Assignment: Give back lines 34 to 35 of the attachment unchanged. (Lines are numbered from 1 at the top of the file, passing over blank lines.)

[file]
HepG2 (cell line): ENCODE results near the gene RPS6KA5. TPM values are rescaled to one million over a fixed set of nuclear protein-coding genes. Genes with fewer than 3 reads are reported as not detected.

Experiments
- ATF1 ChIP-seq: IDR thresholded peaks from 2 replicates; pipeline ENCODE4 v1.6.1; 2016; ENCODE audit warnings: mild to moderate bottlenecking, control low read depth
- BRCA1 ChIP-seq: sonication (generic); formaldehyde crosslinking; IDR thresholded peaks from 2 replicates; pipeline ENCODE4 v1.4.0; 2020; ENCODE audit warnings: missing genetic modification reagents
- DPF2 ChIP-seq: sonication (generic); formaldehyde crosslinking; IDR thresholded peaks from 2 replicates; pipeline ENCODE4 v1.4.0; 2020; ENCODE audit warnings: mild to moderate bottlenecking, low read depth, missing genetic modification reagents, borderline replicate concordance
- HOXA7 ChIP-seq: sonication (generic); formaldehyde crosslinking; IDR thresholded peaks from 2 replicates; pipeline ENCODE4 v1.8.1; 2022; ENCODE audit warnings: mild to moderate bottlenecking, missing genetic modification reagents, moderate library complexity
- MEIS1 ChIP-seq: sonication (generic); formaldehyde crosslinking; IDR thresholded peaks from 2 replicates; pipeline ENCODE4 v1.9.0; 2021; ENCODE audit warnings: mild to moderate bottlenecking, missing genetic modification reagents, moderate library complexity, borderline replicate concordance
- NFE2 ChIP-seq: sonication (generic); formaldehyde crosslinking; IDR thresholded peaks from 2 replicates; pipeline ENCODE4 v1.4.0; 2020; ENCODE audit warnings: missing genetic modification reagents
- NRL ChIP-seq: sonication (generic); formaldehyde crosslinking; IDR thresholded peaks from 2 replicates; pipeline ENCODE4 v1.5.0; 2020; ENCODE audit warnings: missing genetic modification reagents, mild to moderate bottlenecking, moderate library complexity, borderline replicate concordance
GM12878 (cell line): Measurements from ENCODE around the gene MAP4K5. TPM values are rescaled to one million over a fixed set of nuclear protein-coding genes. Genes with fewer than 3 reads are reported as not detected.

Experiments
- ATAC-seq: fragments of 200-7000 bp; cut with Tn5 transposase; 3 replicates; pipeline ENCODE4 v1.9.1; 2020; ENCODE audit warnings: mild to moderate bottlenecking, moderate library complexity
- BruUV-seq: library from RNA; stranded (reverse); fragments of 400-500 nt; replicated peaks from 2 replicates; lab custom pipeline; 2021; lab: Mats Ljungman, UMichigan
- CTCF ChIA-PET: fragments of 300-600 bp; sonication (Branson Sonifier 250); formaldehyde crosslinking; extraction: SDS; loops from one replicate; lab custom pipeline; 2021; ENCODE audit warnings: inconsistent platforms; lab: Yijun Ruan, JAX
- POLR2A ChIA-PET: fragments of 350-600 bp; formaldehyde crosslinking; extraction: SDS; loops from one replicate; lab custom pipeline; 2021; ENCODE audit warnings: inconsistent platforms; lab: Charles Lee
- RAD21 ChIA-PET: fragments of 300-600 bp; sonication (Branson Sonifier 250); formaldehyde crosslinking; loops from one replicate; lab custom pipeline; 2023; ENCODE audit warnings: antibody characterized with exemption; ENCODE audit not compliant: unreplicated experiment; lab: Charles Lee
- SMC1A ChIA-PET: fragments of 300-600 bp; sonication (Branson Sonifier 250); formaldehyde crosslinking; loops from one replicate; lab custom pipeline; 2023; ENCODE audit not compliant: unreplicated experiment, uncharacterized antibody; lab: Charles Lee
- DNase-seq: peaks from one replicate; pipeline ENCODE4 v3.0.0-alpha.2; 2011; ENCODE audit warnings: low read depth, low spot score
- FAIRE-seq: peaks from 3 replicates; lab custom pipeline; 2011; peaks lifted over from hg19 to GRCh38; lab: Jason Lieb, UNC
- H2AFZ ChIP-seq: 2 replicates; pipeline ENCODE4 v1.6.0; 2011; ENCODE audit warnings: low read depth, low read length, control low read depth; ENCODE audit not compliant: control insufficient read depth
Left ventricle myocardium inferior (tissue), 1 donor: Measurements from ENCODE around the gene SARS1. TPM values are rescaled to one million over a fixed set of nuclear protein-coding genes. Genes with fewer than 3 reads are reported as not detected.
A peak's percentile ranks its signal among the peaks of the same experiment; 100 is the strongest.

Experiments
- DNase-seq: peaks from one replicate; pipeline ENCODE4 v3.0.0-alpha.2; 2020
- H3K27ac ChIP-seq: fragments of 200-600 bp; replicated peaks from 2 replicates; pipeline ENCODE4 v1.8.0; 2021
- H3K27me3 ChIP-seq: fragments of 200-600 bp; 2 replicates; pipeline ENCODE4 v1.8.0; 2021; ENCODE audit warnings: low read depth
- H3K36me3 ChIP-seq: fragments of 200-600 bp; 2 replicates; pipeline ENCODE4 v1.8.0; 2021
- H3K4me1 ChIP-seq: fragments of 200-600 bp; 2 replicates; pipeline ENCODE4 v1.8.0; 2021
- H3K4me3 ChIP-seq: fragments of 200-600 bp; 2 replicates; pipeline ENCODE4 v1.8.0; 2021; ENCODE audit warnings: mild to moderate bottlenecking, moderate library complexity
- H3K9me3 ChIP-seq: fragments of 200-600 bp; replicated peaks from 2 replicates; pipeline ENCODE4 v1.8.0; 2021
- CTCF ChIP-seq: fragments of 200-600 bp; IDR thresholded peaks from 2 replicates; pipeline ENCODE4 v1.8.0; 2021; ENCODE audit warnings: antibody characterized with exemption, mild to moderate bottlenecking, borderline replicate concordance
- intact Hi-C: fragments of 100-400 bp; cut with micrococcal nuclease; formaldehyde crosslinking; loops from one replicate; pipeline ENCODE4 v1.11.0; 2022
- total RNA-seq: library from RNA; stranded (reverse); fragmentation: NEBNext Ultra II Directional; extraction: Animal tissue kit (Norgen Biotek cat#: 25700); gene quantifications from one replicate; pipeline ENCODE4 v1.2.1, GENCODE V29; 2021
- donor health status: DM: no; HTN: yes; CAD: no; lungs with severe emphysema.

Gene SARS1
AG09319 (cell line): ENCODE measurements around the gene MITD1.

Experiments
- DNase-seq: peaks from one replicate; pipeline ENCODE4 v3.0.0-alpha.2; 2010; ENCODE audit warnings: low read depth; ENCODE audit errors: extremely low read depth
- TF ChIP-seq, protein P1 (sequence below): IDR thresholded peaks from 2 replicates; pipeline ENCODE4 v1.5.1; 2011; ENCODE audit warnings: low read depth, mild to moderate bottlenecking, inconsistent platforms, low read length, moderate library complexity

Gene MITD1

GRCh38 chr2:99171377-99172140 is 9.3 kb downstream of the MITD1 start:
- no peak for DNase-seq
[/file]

- donor health status: DM: no; HTN: yes; CAD: no; lungs with severe emphysema.

Gene SARS1